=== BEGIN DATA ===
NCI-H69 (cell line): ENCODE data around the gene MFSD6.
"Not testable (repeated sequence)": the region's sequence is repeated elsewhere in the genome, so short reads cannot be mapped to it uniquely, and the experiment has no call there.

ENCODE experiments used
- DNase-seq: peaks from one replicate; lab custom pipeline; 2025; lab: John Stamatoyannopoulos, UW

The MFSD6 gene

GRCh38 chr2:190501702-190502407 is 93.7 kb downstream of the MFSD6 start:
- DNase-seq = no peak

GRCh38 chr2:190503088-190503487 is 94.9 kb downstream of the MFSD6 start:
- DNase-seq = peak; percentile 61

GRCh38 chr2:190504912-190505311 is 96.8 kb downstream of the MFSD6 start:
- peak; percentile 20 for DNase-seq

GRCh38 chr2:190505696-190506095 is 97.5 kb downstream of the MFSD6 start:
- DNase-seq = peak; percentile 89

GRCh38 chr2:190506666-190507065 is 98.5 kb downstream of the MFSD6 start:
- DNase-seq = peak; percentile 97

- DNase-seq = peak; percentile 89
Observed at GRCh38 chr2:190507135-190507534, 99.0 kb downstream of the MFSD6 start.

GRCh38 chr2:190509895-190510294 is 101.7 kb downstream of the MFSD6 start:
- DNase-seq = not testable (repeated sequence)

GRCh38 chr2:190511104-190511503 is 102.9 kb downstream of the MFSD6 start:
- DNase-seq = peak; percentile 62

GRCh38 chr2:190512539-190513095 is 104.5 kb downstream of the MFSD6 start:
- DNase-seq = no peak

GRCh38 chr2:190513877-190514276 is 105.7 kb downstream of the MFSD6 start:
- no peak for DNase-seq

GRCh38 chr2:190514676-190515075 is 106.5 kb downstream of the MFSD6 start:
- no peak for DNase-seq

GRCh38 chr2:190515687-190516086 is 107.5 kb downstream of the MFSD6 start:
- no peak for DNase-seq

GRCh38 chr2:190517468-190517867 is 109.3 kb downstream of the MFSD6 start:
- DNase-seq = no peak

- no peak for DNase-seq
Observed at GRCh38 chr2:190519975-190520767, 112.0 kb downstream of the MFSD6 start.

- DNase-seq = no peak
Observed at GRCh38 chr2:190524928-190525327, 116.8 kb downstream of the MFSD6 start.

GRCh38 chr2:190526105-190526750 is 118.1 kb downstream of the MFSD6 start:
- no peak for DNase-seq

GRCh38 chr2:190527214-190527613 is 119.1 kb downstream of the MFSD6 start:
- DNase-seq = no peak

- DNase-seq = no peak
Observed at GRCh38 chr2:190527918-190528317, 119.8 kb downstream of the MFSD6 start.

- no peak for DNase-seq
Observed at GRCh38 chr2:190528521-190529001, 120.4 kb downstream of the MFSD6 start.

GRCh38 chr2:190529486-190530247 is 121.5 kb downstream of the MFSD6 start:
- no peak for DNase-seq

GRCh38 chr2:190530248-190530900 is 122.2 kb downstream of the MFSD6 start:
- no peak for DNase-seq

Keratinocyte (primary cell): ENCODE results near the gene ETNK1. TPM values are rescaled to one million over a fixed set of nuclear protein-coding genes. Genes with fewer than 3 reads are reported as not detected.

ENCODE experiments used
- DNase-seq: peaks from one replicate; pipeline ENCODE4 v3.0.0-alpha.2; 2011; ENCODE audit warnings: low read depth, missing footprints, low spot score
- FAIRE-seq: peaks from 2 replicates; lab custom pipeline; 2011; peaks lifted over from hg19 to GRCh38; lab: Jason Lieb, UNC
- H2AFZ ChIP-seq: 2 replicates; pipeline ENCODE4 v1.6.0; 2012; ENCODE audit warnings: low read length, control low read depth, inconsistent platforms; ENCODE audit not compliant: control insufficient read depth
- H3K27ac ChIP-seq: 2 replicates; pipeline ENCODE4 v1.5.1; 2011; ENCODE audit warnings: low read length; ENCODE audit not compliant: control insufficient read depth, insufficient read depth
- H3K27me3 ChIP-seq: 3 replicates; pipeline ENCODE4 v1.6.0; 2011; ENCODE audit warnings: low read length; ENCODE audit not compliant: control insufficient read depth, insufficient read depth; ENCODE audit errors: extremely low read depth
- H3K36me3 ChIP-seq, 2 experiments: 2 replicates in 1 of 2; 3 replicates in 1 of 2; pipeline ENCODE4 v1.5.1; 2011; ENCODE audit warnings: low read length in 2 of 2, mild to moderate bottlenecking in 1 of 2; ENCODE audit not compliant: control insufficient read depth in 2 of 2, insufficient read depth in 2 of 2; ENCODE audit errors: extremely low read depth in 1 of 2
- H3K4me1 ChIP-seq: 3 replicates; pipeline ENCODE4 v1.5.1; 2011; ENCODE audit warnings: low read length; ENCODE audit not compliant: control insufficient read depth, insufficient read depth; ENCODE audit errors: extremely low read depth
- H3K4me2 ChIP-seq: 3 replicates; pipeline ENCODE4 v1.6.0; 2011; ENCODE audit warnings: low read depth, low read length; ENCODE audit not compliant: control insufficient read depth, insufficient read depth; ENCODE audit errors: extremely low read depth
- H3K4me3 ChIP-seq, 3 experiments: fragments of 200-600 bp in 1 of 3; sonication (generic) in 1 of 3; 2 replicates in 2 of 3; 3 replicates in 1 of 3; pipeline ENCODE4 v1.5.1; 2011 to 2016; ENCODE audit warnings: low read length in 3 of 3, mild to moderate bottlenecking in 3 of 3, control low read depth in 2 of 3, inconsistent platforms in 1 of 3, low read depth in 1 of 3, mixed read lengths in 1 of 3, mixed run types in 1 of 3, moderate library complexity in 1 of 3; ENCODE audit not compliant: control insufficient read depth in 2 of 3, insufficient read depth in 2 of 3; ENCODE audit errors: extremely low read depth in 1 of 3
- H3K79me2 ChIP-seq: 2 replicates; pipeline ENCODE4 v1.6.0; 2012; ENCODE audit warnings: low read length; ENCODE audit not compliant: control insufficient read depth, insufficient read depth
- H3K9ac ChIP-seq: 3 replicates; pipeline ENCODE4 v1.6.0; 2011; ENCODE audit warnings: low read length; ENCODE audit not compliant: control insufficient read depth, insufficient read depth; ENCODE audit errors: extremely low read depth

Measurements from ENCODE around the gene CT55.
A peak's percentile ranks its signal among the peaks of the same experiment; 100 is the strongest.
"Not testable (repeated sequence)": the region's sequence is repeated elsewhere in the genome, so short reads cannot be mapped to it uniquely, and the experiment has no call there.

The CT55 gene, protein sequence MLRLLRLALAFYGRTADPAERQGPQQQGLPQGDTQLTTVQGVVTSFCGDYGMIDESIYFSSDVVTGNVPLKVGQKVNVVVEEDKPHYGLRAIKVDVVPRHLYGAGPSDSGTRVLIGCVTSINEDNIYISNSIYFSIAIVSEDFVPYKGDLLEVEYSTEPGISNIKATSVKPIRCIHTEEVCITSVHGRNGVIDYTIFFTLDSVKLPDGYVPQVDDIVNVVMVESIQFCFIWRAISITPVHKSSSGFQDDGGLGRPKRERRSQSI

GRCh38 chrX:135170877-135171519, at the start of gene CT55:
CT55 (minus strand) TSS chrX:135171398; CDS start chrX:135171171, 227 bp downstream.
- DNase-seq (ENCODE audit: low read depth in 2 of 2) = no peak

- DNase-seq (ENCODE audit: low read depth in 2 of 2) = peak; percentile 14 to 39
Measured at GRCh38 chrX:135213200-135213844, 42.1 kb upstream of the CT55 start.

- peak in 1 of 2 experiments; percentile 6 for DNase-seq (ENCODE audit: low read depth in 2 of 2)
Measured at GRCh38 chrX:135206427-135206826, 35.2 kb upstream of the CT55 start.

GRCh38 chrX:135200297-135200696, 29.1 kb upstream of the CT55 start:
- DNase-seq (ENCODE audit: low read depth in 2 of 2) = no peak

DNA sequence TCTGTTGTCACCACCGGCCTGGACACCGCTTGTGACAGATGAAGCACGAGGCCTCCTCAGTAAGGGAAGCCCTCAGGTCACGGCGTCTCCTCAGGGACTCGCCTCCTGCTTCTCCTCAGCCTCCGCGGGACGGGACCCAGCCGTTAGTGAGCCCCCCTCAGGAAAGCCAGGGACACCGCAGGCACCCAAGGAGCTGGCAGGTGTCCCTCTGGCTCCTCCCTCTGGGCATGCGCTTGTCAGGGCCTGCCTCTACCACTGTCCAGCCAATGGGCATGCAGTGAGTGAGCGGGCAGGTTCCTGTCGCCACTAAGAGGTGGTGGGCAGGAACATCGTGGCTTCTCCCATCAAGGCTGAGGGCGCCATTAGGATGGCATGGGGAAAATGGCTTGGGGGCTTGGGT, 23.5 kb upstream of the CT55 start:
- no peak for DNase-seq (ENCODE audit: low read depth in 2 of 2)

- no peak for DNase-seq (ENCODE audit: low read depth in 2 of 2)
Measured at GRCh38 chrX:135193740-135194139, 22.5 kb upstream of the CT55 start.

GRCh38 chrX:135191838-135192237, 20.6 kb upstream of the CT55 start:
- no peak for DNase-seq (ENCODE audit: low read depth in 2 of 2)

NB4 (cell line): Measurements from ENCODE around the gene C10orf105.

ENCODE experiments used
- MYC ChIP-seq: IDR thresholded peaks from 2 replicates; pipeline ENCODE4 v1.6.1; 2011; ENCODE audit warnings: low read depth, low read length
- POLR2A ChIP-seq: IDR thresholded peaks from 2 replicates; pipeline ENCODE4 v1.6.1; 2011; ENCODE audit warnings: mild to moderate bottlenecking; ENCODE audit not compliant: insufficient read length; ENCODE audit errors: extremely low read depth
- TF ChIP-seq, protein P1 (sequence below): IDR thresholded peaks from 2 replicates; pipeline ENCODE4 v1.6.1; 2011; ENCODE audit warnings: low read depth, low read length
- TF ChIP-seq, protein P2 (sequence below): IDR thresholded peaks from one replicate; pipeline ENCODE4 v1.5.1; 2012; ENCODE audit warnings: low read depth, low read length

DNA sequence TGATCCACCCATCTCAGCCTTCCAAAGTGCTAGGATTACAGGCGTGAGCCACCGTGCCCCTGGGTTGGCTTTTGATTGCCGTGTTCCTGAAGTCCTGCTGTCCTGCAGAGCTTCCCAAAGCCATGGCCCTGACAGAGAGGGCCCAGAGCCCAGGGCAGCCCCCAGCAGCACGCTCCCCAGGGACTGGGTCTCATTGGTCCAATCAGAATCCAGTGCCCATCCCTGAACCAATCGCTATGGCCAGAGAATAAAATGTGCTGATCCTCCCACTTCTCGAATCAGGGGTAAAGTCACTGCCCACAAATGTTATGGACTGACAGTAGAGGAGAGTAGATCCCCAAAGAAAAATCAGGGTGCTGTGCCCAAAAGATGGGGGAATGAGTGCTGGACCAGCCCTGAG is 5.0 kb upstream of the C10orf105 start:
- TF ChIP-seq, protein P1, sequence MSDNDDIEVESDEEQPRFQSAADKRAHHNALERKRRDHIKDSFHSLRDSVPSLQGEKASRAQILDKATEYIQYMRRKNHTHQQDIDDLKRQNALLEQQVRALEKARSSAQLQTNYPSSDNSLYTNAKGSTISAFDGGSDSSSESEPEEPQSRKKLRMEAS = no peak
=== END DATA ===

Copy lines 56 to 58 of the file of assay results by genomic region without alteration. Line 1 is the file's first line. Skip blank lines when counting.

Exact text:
- H3K4me1 ChIP-seq: 3 replicates; pipeline ENCODE4 v1.5.1; 2011; ENCODE audit warnings: low read length; ENCODE audit not compliant: control insufficient read depth, insufficient read depth; ENCODE audit errors: extremely low read depth
- H3K4me2 ChIP-seq: 3 replicates; pipeline ENCODE4 v1.6.0; 2011; ENCODE audit warnings: low read depth, low read length; ENCODE audit not compliant: control insufficient read depth, insufficient read depth; ENCODE audit errors: extremely low read depth
- H3K4me3 ChIP-seq, 3 experiments: fragments of 200-600 bp in 1 of 3; sonication (generic) in 1 of 3; 2 replicates in 2 of 3; 3 replicates in 1 of 3; pipeline ENCODE4 v1.5.1; 2011 to 2016; ENCODE audit warnings: low read length in 3 of 3, mild to moderate bottlenecking in 3 of 3, control low read depth in 2 of 3, inconsistent platforms in 1 of 3, low read depth in 1 of 3, mixed read lengths in 1 of 3, mixed run types in 1 of 3, moderate library complexity in 1 of 3; ENCODE audit not compliant: control insufficient read depth in 2 of 3, insufficient read depth in 2 of 3; ENCODE audit errors: extremely low read depth in 1 of 3